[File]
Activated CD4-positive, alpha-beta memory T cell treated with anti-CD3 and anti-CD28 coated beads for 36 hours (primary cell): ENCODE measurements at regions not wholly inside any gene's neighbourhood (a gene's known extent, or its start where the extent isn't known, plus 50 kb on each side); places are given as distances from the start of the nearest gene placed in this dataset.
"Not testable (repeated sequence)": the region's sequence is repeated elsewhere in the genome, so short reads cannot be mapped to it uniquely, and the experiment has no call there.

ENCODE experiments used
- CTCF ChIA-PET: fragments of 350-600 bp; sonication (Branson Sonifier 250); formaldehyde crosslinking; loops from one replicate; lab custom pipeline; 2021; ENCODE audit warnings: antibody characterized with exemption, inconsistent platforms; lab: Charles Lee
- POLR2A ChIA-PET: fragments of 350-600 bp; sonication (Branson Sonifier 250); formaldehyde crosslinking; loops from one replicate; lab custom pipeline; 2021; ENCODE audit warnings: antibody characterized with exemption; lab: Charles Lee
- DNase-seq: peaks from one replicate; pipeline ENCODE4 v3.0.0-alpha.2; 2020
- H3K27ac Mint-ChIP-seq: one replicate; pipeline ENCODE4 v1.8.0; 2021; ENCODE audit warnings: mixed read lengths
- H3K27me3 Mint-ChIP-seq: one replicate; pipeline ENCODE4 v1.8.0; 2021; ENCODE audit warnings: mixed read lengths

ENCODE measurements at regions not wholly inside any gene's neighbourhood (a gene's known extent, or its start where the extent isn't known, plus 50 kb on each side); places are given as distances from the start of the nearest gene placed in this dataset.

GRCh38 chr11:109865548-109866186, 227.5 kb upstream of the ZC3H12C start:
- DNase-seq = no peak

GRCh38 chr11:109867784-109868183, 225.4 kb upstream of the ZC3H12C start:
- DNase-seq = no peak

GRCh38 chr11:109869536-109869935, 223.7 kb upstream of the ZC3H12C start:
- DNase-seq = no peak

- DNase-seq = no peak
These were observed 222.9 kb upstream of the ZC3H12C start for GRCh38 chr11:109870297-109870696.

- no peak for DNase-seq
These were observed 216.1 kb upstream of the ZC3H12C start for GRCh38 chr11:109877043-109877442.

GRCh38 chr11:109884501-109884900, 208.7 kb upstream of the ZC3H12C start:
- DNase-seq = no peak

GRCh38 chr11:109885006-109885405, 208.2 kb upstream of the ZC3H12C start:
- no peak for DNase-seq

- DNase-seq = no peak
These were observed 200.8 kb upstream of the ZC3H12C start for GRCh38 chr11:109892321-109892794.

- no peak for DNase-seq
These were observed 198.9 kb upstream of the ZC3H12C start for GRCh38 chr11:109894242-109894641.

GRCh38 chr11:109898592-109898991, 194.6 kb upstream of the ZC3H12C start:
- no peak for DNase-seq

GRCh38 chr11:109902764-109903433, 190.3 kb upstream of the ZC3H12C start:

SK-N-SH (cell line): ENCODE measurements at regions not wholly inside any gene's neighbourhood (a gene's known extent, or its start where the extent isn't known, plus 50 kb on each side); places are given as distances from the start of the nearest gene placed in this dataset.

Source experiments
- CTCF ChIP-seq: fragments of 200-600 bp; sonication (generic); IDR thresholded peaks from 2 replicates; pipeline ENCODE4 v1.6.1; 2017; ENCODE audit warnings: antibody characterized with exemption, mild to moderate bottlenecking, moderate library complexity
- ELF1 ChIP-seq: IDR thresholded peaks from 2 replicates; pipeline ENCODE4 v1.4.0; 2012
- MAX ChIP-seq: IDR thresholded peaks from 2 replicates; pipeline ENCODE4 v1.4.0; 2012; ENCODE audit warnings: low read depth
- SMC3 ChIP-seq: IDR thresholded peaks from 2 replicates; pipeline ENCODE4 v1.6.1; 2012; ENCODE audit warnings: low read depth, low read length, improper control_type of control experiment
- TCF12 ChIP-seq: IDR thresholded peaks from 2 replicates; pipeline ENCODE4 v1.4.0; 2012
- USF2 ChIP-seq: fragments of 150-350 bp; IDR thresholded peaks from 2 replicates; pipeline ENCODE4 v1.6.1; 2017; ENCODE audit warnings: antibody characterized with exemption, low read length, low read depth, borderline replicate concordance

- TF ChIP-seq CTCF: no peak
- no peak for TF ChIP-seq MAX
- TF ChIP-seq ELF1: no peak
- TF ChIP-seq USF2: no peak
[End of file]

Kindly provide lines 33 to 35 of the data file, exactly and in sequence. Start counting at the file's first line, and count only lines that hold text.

- CTCF ChIP-seq: fragments of 200-600 bp; sonication (generic); IDR thresholded peaks from 2 replicates; pipeline ENCODE4 v1.6.1; 2017; ENCODE audit warnings: antibody characterized with exemption, mild to moderate bottlenecking, moderate library complexity
- ELF1 ChIP-seq: IDR thresholded peaks from 2 replicates; pipeline ENCODE4 v1.4.0; 2012
- MAX ChIP-seq: IDR thresholded peaks from 2 replicates; pipeline ENCODE4 v1.4.0; 2012; ENCODE audit warnings: low read depth